Although I can’t say that 2013 was a bad year for us – in fact during the year we have achieved many of the things we’d wished for – when I look back I’m still reluctant to call it a good year. As we began living a semi-nomadic lifestyle, we certainly enjoyed many rewards, but a number of challenges also awaited us along the way. Some of these challenges were so intense that I wasn’t always able to handle them, and in more than one occasion I let myself slip into a negative state of mind. I won’t go into detail, but the good thing is I (we) became stronger and learned some important lessons too.
But I’d rather leave 2013 behind and look ahead. So, here’s a little list of things I want to focus on in the next year, and I hope I can look back at the list one year from now and happily count my achievements 🙂 Read More
A few years ago, not too long after we met, Emanuele and I wrote together a list of things we wanted to achieve in life. Working remotely was on this list. Actually we wrote something like ‘having a location-independent job or business that allows us to travel often and spend time with our family’. We were getting tired of the Dublin daily routine: commuting to work in the cold and rainy Irish weather, sitting in a grey office all day long, having uninspiring canteen lunches. We were also growing frustrated with the limited amount of annual leave we were entitled to, and – consequently – the limited amount of time we could devote to visiting our families in Italy and Portugal, and to traveling for our leisure.
As we quit our jobs and traveled around the world, we met a bunch of people who were already working remotely and living a location-independent lifestyle. Meeting these folks and talking to them gave us a certain confidence that we could achieve location independence too – we just had to find a way. Read More
When we were in Asia, as part of our round the world trip, we tried to learn as much as we could about the diverse and fascinating cultures we came across.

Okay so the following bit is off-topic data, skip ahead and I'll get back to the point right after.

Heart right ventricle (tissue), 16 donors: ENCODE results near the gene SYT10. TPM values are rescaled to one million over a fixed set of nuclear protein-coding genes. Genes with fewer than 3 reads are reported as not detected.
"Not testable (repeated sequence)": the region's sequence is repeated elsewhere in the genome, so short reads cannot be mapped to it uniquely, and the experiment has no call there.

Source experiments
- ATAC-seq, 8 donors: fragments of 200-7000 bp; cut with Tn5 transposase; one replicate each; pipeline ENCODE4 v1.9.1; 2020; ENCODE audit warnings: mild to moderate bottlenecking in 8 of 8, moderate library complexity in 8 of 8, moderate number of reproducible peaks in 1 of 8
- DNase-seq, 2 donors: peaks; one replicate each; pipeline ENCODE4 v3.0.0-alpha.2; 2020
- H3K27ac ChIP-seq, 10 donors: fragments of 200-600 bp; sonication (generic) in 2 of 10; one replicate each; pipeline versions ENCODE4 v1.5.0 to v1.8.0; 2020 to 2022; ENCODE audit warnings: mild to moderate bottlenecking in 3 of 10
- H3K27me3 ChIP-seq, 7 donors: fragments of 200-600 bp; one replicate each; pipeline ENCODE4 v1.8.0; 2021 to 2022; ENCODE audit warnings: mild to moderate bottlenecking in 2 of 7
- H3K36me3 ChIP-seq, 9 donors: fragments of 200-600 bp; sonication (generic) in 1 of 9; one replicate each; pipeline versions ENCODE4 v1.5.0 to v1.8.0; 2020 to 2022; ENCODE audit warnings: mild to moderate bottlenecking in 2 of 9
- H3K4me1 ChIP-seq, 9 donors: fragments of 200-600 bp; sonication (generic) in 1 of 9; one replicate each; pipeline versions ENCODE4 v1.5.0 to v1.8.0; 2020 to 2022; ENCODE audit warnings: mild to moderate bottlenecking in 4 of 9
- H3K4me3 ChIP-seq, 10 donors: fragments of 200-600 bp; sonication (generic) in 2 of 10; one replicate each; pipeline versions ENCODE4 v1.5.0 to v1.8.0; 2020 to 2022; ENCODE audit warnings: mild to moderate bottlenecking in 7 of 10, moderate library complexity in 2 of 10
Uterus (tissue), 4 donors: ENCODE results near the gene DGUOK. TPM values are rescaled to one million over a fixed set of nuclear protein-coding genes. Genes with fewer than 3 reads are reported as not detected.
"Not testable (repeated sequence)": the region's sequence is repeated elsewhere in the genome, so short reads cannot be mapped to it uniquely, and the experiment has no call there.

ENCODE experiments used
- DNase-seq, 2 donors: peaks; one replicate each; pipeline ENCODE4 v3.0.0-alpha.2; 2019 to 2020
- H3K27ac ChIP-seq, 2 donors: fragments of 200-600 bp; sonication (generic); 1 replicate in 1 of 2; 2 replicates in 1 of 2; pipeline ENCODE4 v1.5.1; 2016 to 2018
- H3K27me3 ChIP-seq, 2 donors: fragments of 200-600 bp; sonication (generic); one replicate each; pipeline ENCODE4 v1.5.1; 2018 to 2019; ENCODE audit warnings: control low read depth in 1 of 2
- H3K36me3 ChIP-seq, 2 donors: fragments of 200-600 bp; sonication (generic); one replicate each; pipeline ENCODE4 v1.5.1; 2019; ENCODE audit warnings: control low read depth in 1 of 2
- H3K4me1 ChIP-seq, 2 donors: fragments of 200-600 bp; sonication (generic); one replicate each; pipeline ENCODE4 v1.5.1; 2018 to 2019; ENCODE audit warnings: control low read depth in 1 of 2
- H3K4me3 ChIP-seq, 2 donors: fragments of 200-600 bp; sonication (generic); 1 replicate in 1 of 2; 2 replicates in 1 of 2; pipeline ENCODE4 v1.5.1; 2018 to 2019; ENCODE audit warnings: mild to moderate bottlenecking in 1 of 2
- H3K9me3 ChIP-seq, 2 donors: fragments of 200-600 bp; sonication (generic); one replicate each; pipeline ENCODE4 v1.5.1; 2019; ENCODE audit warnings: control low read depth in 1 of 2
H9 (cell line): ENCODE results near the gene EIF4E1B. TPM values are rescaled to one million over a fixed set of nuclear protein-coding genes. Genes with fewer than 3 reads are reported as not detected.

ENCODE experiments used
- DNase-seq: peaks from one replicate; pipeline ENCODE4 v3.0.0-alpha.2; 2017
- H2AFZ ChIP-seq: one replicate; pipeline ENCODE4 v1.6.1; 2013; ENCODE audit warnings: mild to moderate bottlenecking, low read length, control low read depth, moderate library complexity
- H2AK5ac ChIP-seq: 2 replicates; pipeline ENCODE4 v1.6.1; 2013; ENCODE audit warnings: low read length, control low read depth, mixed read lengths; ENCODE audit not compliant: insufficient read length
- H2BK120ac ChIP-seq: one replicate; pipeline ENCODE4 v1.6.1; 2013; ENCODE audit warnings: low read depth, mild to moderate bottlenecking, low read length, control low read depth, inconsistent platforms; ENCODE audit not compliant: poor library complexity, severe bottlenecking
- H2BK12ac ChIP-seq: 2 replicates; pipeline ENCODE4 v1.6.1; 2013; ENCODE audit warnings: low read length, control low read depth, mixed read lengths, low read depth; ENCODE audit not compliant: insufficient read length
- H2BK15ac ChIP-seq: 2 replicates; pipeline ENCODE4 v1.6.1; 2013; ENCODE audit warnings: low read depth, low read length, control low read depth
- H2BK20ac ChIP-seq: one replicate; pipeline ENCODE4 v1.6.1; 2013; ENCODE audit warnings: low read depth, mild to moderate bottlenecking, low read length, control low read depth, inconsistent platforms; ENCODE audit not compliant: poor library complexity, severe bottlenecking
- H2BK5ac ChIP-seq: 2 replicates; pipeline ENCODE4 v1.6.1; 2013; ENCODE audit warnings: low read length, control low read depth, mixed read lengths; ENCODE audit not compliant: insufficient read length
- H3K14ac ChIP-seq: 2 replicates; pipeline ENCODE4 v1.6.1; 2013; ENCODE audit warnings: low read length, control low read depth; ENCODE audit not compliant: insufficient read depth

One thing that we loved doing was reading both fiction and non-fiction books about the countries we were visiting. Even though there’s no replacement for being there in person and feeling, smelling and seeing things for yourself, a good book will entertain you and, at the same time, enhance your understanding of a place.
Books can tell you things that local people may not be willing to talk about openly. They can also answer questions about behaviours and customs that may otherwise be left unexplained – how many times did we ask locals about how a certain tradition may have originated, or what was the meaning of some rituals, just to find out they didn’t have a clue? 🙂
Below is a list with some of our favorite reading while we were travelling in Asia:
Romana says: I left Dublin with this 920 pages book on my backpack. I started reading Shantaram in Dublin before our trip and I finished it at the end of a troubled trip to Mumbai, as our train approached Mumbai’s chaotic and overcrowded slums.
This book tells the seemingly semi-true story of a convicted Australian heroin addict and bank robber who escaped prison and fled to Mumbai, India, where he got involved in organized crime and other nasty business. In the first half of the book, which I found the most interesting and entertaining, Gregory David Roberts, author and main character, tells about his daily life in the slums of Mumbai.
Not only did I smile and cry alongside with the characters of the book, but I also got an invaluable amount of insights on the Indian national psyche. The second half of the book was in my opinion a bit less interesting and even a tad boring at some stage. However this is still one of the most entertaining books I’ve read and I would recommend it to anyone who enjoys a good reading.
Also, because many people travelling in India are still reading this book, reading Shantaram will provide you with one or two good conversation-starting lines if you’re travelling solo 🙂
Emanuele says: Far away from a cliché-image of India as a colourful and exotic destination, Aravind Adiga‘s fictional story brings you into the dark side of the subcontinent south of the Himalayas. A great story that delves into the gap between the filthy-rich and the animal-like poor, the corruption and the other underlying mechanisms of the Indian society.
Romana says: No other book (or movie) made me shed so many tears as First They Killed My Father. I still remember being on an old bus somewhere in Cambodia and having to stop reading the book because some people started to look at me wondering if I was feeling well as they could ear me crying.
Loung Ung, Cambodia-born author and human-rights activist, tells the story of her family and herself as a child, under the genocidal Khmer Rouge regime, between 1975 and 1979. I believe this book is a MUST read if you want to learn more about Cambodia‘s recent, tragic history.